Amanda Griffith attended Colgate University in Hamilton, New York, double-majoring in Biology and Economics. Following graduation, she began her graduate studies in Economics at Cornell University with a National Science Foundation Graduate Research Fellowship. She received her Master of Arts in Economics in January 2008 and her Doctor of Philosophy degree in August 2009. Her research focuses on the Economics of Higher Education. In particular, she is interested in studying students’ choices of type of college and major, and how this affects their labor market outcomes. Additionally, she studies how institutional policies such as financial aid and institutional spending can affect the distribution and success of students enrolled at a college or university.
Econ 150: Principles of Economics
Econ 209: Applied Econometrics
Econ 235: Economics of Labor Markets
Econ 236: Economics of Higher Education
- “Faculty Gender in the College Classroom: Does it matter for achievement and major choice?” (2014) Southern Economic Journal. 81(1) 211-231 .
- “Peer Effects in Higher Education: A look at heterogeneous impacts.” (with Kevin N. Rask) (2014) Economics of Education Review. 39. 65-77.
- “Using PGA Tour Results to Illustrate the Effects of Selection Bias” (with Todd A. McFall) (2013) Journal of Economic Education. 44(3). 238-48.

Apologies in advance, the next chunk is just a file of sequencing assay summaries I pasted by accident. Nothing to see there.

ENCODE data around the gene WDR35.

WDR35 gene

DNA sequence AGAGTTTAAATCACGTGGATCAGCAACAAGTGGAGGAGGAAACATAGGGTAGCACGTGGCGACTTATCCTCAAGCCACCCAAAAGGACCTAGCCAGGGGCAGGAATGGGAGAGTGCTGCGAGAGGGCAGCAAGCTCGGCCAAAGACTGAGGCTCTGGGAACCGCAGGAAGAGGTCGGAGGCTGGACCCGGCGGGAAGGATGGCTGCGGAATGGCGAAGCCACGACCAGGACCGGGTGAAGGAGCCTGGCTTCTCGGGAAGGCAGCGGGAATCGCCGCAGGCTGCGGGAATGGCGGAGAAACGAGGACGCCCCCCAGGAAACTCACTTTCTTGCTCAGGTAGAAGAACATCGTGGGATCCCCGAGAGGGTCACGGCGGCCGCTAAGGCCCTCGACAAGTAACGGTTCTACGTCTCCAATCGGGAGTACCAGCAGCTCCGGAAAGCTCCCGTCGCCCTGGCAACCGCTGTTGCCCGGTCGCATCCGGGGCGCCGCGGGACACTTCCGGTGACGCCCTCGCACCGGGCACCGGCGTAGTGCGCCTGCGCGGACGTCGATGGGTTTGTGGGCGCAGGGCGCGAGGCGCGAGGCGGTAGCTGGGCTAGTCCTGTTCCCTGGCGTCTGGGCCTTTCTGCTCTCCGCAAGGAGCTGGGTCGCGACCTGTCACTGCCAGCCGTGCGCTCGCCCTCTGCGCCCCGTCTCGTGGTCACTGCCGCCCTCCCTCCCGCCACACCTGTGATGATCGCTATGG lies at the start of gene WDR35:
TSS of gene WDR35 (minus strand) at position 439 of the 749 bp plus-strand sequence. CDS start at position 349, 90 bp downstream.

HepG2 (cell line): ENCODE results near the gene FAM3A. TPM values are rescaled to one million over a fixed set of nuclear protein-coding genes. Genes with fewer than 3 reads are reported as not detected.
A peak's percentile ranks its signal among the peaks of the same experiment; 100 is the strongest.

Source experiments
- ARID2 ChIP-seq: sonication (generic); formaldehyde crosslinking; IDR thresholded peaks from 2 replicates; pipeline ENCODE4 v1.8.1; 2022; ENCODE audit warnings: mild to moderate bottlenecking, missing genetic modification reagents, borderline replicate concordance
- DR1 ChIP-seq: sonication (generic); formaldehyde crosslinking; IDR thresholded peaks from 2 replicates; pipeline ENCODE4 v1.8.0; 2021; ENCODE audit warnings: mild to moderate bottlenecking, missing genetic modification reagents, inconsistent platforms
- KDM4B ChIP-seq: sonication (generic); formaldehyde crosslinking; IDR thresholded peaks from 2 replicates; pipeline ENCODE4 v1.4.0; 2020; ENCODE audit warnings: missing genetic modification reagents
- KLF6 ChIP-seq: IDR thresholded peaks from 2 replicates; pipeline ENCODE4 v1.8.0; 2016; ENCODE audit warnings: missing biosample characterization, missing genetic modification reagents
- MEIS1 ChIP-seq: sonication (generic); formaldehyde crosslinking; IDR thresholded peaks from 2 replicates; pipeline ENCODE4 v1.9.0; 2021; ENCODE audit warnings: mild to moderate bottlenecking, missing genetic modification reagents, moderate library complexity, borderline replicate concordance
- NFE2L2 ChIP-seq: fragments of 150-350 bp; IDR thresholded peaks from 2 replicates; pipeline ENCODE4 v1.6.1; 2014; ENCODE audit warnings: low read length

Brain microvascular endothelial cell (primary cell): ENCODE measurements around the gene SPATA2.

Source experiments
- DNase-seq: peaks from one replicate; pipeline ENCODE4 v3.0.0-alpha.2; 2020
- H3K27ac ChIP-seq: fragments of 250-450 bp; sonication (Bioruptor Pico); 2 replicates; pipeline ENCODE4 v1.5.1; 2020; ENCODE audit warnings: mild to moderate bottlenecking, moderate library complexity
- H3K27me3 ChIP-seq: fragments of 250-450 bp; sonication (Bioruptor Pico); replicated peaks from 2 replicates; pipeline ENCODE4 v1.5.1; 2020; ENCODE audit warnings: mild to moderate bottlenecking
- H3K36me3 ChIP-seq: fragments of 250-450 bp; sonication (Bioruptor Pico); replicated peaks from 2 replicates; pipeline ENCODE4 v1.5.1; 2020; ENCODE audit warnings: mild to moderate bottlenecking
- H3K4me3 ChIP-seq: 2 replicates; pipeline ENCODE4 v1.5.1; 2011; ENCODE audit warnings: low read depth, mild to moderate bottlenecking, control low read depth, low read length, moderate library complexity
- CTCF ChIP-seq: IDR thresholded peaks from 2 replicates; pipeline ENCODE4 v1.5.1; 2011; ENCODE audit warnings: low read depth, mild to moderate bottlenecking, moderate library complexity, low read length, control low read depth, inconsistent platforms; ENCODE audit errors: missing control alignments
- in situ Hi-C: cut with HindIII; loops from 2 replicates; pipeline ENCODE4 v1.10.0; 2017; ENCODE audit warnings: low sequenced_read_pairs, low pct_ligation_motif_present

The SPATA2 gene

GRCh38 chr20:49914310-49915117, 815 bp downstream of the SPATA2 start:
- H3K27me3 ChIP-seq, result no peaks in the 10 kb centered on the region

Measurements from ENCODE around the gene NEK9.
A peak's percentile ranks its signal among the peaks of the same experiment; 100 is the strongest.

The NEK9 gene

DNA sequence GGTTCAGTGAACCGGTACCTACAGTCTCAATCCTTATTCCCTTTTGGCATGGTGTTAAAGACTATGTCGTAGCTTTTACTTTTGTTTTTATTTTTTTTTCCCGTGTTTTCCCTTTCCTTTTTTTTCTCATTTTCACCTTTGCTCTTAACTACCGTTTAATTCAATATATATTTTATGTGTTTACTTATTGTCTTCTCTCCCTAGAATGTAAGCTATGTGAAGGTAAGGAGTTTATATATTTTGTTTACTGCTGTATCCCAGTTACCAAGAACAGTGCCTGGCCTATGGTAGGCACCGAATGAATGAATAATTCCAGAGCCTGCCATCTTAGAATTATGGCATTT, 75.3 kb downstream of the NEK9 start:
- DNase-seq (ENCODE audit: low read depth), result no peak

- “Behavioral Responses to Epidemics in an Online Experiment” (with Frederick Chen, Allin Cottrell, & Yue-Ling Wong) (2013) PLOS One. January 9, 2013.
- “Keeping up with the Joneses: Institutional changes following the adoption of a merit aid policy.” (2011). Economics of Education Review. 30(5).
- The effect of institutional expenditures on employment outcomes and earnings (with Kevin N. Rask) under review
- “The Cost-Quality Trade-off in the Matriculation Decisions of High Ability Students.” (with Kevin N. Rask)
- The impact of advising on student course performance and grades. (with Joyce Main). Under Review.
- A model of college housing choice (with Francis Flanagan and Justin Burkett).
- Factors affecting major choice and occupational choice of minority students (with Ronald G. Ehrenberg & Gary Cohen).
- “Test-Optional Admissions: Increasing Access or Selectivity?” (with Emily K. Rizik & Claire Hammond)
- “Institutional Fit and College Success of Low-Income and Minority Students”
- “The importance of Relative Tuition Levels in the Formation of the College Application Choice Set.”